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Business

Opinion: Germany Should Capitalize on Current Optimism

Germany's economy, at last, has begun sending off healthy signals, largely based on one-time consumer spending. But DW's Karl Zawadzky wonders if today's good mood is enough to solve the country's long-term woes.

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In the market for a new car? Best buy before the end of this year

Finally: Germany's economy has gained a foothold and is starting to climb. While the economy was stagnant in the last quarter of 2005, the first quarter of the current year saw 0.4 percent growth, and all signs show that trend improving. The government's growth forecast of 1.6 percent may well be reached this year -- and perhaps even exceeded.

Such growth is desperately needed in order to solve the country's diverse economic problems, from joblessness to the growing national debt. The old rule still applies: Growth isn't everything, but without growth, everything comes to nothing.

There have been some recognizable, early successes. Job losses are narrowing, and tax revenue is up. Semiannual tax estimates showed a likely 8.1 billion euro ($10.4 billion) increase in revenue for the state this year, compared to last November.

Bid to meet EU stability criteria

That's good news, because the increase is coming, above all, from income-related corporate and trade taxes, as well as income taxes from executives and employees. Businesses and business owners are doing better this year than last, with estimations running to a revenue increase of more than 20 billion euros.

It seems likely that by 2007 at the latest, Germany will meet the EU's deficit criteria for the European Growth and Stability Pact, which was set up alongside the introduction of the euro currency. For the past four years, Germany has breached the criteria set by the pact, which limits government budget deficits to 3 percent of the gross domestic product.

Angela Merkel bei ihrer EU Erklärung

Angie would like to see Germany meet EU stability criteria by next year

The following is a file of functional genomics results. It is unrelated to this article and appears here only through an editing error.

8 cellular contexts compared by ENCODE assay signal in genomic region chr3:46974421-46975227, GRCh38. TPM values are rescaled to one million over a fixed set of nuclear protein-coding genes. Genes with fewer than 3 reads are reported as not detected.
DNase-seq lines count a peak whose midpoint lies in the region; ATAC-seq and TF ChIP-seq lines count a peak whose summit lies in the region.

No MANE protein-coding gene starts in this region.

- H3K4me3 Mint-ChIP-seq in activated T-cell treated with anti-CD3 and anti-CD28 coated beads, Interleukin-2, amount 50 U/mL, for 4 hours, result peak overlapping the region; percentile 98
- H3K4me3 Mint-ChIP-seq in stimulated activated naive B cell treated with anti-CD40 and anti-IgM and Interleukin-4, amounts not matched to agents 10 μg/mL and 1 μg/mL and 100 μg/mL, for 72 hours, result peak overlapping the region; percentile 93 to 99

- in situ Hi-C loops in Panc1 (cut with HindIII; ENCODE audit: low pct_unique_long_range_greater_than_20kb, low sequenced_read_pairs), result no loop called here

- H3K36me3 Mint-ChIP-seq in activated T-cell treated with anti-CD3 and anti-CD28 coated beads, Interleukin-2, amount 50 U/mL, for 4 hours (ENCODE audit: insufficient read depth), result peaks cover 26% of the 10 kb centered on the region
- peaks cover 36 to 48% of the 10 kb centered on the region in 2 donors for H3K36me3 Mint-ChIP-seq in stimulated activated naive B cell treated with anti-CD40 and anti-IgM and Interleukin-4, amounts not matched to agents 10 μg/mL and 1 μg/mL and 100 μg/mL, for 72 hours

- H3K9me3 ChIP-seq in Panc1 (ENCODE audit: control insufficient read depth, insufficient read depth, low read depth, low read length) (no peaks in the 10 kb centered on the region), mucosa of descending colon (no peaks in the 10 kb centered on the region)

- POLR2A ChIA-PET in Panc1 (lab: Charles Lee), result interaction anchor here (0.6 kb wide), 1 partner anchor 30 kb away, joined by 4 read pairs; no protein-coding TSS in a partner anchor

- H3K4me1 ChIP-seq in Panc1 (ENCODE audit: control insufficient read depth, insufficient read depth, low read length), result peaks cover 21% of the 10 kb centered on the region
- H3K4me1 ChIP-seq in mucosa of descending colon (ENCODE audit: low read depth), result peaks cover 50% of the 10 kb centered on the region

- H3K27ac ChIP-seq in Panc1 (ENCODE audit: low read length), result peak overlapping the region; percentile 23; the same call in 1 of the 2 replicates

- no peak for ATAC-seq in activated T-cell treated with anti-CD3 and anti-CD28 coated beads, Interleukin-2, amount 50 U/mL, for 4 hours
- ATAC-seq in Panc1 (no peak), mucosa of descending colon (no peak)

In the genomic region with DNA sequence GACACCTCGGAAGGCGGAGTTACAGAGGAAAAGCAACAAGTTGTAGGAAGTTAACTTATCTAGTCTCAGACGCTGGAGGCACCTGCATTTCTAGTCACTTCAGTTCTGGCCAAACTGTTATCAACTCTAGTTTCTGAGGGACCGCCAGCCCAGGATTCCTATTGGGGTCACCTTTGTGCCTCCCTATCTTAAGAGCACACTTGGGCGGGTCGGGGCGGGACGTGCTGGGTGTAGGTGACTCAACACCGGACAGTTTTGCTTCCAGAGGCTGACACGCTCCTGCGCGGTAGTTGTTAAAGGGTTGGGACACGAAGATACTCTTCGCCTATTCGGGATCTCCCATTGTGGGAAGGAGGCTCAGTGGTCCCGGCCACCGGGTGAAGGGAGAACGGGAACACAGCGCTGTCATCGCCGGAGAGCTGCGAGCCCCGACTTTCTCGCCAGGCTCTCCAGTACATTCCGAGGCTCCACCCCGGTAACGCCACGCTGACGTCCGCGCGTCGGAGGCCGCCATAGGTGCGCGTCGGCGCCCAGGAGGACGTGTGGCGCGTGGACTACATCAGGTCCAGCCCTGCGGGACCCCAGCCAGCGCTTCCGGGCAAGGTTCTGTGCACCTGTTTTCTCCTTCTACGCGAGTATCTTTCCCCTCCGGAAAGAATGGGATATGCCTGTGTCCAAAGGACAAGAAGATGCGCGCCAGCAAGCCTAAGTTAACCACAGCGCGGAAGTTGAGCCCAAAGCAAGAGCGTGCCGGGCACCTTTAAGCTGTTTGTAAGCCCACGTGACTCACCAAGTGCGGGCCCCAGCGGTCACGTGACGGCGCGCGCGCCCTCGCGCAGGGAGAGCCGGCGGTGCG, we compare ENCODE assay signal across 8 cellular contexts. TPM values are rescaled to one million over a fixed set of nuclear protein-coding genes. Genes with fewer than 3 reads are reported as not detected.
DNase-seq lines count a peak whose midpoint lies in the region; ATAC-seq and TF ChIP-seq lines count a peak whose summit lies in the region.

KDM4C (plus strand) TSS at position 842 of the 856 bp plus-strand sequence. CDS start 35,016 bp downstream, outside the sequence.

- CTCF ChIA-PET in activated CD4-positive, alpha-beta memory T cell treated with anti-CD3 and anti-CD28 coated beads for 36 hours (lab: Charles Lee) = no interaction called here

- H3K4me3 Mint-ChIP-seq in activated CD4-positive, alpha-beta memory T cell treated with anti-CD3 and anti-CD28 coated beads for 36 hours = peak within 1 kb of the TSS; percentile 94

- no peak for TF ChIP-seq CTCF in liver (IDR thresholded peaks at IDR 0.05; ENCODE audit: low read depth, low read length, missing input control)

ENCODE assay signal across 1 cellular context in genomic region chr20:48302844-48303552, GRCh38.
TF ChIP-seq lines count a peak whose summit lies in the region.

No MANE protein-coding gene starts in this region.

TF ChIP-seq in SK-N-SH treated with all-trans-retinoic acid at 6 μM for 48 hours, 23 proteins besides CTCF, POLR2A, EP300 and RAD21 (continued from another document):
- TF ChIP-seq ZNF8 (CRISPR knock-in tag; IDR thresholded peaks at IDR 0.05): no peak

German Chancellor Angela Merkel has said she is determined to meet the rules next year. The problem with this, however, is that if the criteria are met, it will not be because of reductions in state spending but thanks to greater tax revenues.

A planned 3 percent increase in the value-added tax starting in 2007 is likely to significantly curtail private consumption. So anyone planning to buy a new car, washing machine or set of living-room furniture will be sure to buy it before the end of December, as such goods will be at least 3 percent more expensive in 2007. Experience also shows that businesses often take such tax increases as an opportunity to boost prices a little further.

Illusory gains?

This, in turn, means personal consumption is likely to show a strong increase in the second half of the year -- and is just as likely to plummet in the beginning of next year. Thus any economic improvement tied to personal consumption is more illusory than real.

For years, the economic mood of the country was worse than the reality. Now, the opposite is true. Optimism has displaced reality. This is a welcome phenomenon since a large part of successful economic policy relies on applied psychology. And it's especially true when dealing with private consumption, which accounts for nearly two-thirds of the gross national product. The German government is trying to stimulate the economy this year to such a degree that it can withstand the major setbacks that are widely expected with increasing the VAT tax next year. At this point, the government can't do away with the tax increase -- the money has long been accounted for. So it is left hoping that the economy will in fact become so strong that it can survive the unavoidable blow.

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